On a mission to ‘inform, educate and entertain’ the nation since 1922, this year marks the centenary of the BBC, a British institution both beloved and beleaguered. In the wonderful 1980 novel, Human Voices by Penelope Fitzgerald, we join the corporation during the intense years of the Second World War, where nightly bombing requires the staff to bed down in the concert hall and the canteen possesses only one communal teaspoon, tied to the till with string. Despite the Blitz-induced discombobulation, when the nation gathers round the radio at 9pm each evening, the Beeb is there for them.
Fitzgerald was herself employed as a BBC features producer in 1940, and it’s fascinating to speculate on the ratio here of lived experience to artistic licence. Wry, funny, and poignant, she centres her story around two frequently opposing departments, the Department of Programme Planning, headed by the wearily detached Jeff Haggard, and the Department of Recorded Programmes, run by the workaholic and often sidelined, Sam Brooks. Their working relationship of many years tends to consist of Sam haranguing Jeff on the corporation’s misguided directives, none more so than its emphasis on ‘truth’.
Live sound must always be preferred to a recording. For example, the chimes of Big Ben must always be relayed live from Westminster.
‘Then, if Big Ben is silent, the public will know that the war has taken a distinctly unpleasant turn.’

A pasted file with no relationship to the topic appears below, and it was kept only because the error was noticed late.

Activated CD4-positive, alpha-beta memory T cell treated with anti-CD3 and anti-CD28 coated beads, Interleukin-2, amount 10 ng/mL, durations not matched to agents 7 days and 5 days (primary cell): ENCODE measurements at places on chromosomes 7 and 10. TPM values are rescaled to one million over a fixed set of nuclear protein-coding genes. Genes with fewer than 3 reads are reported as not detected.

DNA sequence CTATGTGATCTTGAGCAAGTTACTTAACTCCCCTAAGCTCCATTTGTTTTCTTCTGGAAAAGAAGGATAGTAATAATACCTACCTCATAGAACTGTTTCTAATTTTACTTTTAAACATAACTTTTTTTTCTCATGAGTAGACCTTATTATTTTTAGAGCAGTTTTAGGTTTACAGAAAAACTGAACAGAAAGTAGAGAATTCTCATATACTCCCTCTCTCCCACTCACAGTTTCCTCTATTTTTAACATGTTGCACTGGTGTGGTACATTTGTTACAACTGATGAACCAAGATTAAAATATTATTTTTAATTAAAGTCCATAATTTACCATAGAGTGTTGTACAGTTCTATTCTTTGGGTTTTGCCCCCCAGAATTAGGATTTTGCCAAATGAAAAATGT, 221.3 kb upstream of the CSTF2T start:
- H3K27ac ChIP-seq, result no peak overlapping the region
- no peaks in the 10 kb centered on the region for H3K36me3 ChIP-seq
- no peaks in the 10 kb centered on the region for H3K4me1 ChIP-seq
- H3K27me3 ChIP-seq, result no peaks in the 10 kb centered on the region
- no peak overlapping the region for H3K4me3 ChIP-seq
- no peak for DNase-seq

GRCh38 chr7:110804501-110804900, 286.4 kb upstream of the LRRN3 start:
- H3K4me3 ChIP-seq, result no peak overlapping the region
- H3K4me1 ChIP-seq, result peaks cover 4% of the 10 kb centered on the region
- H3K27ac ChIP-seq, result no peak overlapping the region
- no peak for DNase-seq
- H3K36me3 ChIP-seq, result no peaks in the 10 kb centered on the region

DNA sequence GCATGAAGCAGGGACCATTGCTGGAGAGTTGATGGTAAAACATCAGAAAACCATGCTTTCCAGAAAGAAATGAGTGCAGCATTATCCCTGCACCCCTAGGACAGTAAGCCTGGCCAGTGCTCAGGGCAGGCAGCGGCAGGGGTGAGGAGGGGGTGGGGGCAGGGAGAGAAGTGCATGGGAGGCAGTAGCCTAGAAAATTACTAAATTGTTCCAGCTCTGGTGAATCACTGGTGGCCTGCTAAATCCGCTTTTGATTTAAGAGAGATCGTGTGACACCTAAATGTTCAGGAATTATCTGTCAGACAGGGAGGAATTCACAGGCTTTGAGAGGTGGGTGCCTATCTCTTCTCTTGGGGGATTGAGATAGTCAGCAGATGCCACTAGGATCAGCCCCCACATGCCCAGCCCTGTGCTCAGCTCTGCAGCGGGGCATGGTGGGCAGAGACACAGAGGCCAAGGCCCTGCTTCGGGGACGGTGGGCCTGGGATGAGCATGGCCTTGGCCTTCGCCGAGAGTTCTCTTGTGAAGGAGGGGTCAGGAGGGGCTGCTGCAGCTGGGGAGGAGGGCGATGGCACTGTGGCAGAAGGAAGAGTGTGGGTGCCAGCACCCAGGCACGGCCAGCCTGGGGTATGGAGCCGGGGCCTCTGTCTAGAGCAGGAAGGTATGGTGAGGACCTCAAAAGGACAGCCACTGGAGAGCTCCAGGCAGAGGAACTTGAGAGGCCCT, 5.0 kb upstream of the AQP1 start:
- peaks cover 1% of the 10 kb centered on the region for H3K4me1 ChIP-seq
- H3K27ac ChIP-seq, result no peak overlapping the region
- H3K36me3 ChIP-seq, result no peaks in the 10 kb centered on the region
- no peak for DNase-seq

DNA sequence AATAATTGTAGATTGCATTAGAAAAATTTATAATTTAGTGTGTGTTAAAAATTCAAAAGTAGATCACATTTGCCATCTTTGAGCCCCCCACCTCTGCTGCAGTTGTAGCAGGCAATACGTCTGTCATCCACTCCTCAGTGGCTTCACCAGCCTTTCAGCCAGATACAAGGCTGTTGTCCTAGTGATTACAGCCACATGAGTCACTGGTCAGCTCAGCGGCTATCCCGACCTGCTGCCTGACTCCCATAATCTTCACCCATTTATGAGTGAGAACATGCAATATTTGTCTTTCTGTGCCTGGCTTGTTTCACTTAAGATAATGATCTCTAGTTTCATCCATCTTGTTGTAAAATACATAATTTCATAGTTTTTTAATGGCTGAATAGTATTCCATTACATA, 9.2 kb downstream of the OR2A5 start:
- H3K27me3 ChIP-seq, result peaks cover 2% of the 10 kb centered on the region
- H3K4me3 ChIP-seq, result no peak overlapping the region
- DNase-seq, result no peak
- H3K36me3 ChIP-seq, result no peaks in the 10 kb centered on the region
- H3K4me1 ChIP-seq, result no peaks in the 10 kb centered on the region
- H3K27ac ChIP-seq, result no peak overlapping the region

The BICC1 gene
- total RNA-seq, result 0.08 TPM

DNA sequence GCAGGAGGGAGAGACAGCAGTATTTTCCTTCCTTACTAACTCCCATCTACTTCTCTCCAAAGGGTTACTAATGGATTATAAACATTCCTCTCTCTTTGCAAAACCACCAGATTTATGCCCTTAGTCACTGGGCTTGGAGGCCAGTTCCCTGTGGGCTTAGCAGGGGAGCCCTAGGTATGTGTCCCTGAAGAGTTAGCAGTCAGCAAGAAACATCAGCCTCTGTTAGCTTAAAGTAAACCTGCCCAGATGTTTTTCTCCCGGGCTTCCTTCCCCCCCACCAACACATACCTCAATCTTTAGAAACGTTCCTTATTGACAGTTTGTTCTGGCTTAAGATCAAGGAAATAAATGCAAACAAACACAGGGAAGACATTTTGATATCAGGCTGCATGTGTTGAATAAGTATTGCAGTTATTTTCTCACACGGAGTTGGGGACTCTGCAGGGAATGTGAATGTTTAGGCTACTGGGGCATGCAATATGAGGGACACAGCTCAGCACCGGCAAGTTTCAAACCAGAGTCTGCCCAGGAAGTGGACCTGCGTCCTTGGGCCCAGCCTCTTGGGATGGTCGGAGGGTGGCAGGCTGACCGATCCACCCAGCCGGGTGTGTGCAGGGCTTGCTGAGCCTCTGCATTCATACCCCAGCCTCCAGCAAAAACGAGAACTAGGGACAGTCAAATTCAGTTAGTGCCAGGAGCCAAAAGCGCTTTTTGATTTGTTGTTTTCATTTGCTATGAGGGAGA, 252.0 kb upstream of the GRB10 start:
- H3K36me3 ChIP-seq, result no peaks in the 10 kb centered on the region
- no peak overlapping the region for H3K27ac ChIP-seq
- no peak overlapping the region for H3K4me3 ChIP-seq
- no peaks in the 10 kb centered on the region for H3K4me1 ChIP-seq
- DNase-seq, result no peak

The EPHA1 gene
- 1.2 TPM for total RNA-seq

Truth over consolation.
For Sam, this feels like an attack on his professional existence, and one that is often disingenuous. In a brilliantly facetious scene that takes place shortly after the fall of Paris in June 1940, the BBC gives live airtime to a French general who wishes to address the British nation. Unfortunately, his words are not quite as galvanising as the Director-General may wish.
‘There is no hope for you…you have lost your war…do not listen to the courageous drunkard whom you have made your Prime Minister.’
The head honchos at Broadcasting House are subsequently relieved to discover that a technical hitch (otherwise known as Jeff pulling the plug) has meant that the speech was totally lost to silence. Fifteen million listeners have heard little of a speech that was frankly unhelpful.
A quick-witted delight, Human Voices contains no grand plot progression. It is concerned instead with the mood and character dynamics contained within the BBC during a time of national emergency.
I loved the depiction of the staff sleeping arrangements in the concert hall, its magnificent acoustics enhancing the snoring no end. Stretched across the middle of the hall, a row of blankets provides a little privacy ‘for the ladies.’ This prompts some alarmed debate amongst the superiors as to whether this whole set-up may lead to a lapse in morality amongst the younger staff and potential ‘goings on.’
‘Surely not while England’s in danger.’
There are, of course, ‘goings on’ and consequences, outmoded social attitudes, and the pathos of living with the fear of ‘the soundless fall of a telegram through the letterbox.’
The perfect novel to both mark this anniversary year, and introduce the uninitiated to the brilliant Penelope Fitzgerald.
Human Voices by Penelope Fitzgerald is published by Fourth Estate, 224 pages.